Twenty-eight years ago, in a dark, deserted parking lot outside
Rich Stadium in Orchard Park, N.Y., Monday Night Football's past
and future collided in spectacular fashion. In the wee hours of
Sept. 17, 1974, shortly after his team had blown a lead and
dropped a 21-20 thriller to the Buffalo Bills, Oakland Raiders
coach John Madden trudged out into the night. It was the only
time in Madden's 13 MNF appearances as the Raiders' coach that
he would emerge a loser, and no sane person was especially eager
to court his company at that moment. But from the darkness
Madden heard a familiar voice--that of Howard Cosell, the
controversial MNF analyst with the unmistakably nasal, New York
inflection. "John, con-GRAT-u-LA-tions," Cosell said. "That was
great. You gave us one HELL of a show."
Madden froze. Though he considered Cosell a friend--and unlike
many Americans was an unabashed fan of the announcer's brash
style--the coach's celebrated temper flared. "Show, my ass!" he
screamed at Cosell. "To you it's a show; to me, it's life."
While generations of young football fans know Madden only as a
folksy television analyst, corporate pitchman and video-game
godfather, anyone who had the pleasure of watching him flounce
up and down the sideline, sweating and swearing up a storm, can
picture the blowup. If he has mellowed over the years, Madden
still brings an unequaled big-game buzz to the broadcast
booth--and now comes the biggest test of his illustrious,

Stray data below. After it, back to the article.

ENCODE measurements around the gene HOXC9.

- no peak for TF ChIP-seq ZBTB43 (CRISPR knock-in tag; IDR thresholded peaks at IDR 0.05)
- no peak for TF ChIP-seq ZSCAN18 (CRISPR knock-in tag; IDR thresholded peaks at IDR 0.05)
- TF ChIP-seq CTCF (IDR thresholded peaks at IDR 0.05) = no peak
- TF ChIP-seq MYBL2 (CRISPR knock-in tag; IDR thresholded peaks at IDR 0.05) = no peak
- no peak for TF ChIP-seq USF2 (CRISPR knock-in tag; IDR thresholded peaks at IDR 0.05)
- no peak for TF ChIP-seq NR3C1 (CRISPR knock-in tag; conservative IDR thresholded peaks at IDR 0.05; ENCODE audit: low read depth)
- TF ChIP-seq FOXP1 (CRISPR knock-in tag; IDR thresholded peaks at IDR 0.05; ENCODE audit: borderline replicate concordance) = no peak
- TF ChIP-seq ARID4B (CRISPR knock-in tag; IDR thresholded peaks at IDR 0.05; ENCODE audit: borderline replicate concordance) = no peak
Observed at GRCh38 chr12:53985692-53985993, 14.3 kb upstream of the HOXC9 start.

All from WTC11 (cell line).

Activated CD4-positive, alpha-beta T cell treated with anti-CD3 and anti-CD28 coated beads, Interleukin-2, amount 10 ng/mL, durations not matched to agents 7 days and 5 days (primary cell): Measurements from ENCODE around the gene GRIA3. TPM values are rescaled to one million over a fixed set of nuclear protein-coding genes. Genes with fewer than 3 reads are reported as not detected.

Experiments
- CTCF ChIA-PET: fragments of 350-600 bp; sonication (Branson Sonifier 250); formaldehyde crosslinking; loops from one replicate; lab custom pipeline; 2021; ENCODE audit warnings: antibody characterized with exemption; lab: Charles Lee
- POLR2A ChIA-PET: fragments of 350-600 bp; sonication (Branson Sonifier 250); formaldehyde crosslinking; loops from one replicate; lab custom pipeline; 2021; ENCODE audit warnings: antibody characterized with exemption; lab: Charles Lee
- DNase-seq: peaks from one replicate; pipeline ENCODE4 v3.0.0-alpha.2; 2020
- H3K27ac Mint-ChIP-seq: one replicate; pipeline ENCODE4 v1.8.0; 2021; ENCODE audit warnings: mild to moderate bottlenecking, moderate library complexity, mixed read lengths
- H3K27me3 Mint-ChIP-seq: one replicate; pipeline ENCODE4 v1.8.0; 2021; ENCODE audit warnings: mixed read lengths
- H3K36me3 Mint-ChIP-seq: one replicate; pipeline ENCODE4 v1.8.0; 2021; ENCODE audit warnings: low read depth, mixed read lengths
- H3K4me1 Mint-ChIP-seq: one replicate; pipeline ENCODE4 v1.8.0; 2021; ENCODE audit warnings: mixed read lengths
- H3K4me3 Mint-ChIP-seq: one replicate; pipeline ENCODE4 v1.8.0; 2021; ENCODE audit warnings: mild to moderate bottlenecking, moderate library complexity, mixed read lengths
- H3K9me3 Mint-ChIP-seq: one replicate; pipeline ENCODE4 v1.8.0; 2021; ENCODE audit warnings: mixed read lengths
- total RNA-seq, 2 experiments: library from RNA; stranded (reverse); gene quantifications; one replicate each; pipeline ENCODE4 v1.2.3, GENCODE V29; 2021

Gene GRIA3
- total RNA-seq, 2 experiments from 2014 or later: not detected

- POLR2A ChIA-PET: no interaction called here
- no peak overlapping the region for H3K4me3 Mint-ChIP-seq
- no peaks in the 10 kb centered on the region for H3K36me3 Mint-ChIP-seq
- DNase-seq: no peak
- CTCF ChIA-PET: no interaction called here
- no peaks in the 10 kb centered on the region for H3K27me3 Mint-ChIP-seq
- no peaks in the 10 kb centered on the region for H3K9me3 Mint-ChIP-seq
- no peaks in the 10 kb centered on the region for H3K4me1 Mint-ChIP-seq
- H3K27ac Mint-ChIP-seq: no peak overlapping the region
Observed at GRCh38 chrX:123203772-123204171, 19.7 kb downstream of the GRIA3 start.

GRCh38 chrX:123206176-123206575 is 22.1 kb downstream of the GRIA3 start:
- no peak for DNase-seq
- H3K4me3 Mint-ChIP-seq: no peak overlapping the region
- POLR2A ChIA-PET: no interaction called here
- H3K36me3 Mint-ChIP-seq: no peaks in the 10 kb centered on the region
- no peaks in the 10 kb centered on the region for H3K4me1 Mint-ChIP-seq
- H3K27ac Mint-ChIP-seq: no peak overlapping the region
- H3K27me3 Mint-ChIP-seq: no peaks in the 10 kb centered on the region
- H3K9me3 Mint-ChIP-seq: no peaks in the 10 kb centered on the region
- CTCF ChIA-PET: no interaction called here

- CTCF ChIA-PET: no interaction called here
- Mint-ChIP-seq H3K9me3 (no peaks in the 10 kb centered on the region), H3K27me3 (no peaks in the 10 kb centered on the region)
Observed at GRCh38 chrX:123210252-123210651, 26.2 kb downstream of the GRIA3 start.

23-year second career. With Monday Night Football attempting to
rebound from seven years of ratings declines, Madden, at 66, is
the show. In February, when Madden left Fox to join Al Michaels
in the MNF booth, ABC honchos viewed the move as a tonic for
their ailing prime-time franchise. Sure, people reasoned, the
Dennis Miller experiment might have fizzled, but he was a
comedian and football dilettante. If Madden, the ultimate
football guy, can't save MNF, perhaps nothing can.
As he prepares for his debut in a new booth--Madden and Michaels
will work the Hall of Fame game between the Houston Texans and
the New York Giants on Aug. 5--America's best-known bus rider
sat down with SI at his production studios in Pleasanton,
Calif., about 20 minutes from his old stomping grounds in Oakland.
July 28, 2002
SI: When you got the Monday Night gig in February, you described
it as a dream job.
JM: I knew the feeling I had as a coach when we played on Monday
night. It was always a festive thing, and I always thought that
somewhere in my life I would like to be part of Monday Night
SI: For the most part you've been praised by critics throughout